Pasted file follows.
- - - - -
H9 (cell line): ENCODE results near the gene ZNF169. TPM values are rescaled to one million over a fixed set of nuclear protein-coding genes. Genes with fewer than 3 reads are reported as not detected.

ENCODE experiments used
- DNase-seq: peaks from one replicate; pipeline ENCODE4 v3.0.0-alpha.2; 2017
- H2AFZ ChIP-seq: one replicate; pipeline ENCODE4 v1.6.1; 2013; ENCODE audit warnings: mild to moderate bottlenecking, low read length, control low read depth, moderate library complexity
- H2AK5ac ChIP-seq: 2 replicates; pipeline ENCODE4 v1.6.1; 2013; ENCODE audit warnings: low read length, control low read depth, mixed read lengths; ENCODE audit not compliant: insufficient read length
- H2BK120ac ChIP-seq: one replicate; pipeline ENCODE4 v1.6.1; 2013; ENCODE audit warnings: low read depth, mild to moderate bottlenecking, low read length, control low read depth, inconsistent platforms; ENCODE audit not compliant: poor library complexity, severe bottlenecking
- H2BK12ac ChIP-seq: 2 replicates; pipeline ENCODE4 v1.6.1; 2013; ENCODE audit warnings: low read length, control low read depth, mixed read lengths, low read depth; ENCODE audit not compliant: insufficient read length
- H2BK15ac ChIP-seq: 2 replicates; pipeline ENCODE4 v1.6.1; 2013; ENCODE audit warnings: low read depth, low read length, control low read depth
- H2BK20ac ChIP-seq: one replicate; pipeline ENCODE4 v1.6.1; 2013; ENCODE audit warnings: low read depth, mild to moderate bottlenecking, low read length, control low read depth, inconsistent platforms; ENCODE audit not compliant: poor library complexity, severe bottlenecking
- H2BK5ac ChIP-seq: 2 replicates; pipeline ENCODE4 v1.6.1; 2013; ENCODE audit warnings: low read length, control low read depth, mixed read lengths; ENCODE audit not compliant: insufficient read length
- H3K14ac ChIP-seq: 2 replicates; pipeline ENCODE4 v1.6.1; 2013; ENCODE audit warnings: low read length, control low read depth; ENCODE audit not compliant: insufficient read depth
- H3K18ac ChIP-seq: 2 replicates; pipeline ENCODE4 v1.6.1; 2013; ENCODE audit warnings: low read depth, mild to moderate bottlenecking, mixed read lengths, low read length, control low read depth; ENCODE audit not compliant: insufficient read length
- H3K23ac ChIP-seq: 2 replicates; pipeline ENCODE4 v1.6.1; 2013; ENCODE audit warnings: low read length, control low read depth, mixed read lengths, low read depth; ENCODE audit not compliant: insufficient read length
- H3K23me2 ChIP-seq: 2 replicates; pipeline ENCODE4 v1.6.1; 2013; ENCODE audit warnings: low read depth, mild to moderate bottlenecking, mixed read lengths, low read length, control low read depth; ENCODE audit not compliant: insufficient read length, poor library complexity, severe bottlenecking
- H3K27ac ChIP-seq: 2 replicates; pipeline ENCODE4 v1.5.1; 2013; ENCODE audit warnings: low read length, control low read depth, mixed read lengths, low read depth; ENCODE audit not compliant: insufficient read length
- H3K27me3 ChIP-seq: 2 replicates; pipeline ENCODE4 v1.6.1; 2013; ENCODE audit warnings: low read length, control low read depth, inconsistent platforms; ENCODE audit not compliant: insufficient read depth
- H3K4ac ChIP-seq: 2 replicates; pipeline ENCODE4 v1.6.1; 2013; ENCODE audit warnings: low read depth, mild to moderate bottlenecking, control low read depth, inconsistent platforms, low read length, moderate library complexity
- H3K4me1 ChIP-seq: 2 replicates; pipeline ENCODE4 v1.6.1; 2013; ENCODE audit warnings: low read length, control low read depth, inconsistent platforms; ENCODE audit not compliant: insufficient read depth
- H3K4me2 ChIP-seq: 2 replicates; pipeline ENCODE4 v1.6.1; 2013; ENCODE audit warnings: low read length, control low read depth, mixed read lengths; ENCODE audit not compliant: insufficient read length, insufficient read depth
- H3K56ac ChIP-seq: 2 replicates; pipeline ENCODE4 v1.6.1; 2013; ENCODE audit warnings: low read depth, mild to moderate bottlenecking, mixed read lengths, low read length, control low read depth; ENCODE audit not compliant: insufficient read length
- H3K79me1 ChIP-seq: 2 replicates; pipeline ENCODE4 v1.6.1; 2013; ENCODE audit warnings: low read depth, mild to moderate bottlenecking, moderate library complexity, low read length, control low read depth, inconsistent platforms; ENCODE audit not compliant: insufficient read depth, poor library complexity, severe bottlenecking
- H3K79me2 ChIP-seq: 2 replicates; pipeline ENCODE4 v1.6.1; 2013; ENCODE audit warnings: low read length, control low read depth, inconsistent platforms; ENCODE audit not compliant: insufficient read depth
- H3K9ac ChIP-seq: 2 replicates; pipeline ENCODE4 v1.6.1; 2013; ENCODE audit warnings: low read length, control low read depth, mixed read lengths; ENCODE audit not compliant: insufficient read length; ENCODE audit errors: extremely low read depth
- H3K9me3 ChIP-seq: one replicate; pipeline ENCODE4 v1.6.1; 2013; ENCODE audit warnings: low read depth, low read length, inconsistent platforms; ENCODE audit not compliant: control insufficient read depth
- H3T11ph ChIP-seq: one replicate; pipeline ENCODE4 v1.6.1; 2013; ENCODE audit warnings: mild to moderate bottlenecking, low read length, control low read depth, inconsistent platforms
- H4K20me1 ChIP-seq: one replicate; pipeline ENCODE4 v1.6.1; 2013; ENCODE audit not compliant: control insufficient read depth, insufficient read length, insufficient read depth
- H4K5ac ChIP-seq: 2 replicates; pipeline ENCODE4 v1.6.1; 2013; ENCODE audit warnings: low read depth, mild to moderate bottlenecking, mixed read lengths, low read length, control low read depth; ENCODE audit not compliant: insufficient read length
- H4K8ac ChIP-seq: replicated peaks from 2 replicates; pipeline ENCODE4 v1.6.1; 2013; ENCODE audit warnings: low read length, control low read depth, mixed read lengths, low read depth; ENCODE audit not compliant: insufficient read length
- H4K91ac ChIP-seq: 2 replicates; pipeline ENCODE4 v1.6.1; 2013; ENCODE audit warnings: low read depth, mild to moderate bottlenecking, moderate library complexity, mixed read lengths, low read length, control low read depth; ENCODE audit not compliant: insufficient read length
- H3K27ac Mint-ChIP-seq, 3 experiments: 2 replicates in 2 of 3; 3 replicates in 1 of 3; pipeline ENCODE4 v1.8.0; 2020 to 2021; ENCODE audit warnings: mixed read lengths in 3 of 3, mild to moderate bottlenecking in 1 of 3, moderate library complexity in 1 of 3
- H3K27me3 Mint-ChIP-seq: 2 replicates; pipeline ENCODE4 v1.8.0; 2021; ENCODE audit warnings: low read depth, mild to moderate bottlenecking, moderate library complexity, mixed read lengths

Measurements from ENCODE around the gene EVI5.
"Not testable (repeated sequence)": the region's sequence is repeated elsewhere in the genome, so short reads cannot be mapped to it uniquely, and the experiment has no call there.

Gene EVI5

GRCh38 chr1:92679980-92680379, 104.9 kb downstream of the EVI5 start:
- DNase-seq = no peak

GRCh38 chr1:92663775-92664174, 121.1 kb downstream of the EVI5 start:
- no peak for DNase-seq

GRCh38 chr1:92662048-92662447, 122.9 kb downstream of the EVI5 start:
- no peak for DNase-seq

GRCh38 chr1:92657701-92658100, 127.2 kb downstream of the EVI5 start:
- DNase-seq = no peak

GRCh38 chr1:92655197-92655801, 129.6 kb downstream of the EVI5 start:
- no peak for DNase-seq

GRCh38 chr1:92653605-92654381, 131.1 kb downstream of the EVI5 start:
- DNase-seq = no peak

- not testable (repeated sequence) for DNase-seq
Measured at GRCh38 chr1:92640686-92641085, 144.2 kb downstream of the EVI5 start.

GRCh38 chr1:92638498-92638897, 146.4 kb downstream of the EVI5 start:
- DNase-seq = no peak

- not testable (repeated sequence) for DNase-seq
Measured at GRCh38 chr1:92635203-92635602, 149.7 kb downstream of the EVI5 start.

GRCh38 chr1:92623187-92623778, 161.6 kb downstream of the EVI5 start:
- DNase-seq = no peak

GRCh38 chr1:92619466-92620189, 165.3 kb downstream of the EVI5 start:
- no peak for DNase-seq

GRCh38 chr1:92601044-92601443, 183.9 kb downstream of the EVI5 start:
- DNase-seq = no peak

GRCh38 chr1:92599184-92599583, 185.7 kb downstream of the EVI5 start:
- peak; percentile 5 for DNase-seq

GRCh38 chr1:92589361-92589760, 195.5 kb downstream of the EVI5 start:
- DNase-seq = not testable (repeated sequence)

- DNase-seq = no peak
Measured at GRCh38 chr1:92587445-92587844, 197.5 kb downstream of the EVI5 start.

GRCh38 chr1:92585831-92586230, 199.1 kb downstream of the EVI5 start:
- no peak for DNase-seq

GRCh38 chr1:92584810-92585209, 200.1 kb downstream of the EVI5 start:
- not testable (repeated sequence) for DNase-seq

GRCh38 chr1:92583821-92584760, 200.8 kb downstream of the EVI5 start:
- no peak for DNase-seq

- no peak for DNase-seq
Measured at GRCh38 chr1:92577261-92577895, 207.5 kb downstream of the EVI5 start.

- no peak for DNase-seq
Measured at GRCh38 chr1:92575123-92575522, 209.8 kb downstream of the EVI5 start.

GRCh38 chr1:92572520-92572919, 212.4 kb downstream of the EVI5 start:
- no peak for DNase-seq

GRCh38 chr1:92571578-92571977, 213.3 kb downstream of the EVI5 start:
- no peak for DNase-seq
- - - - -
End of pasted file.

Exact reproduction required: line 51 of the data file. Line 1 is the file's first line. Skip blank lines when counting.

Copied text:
- not testable (repeated sequence) for DNase-seq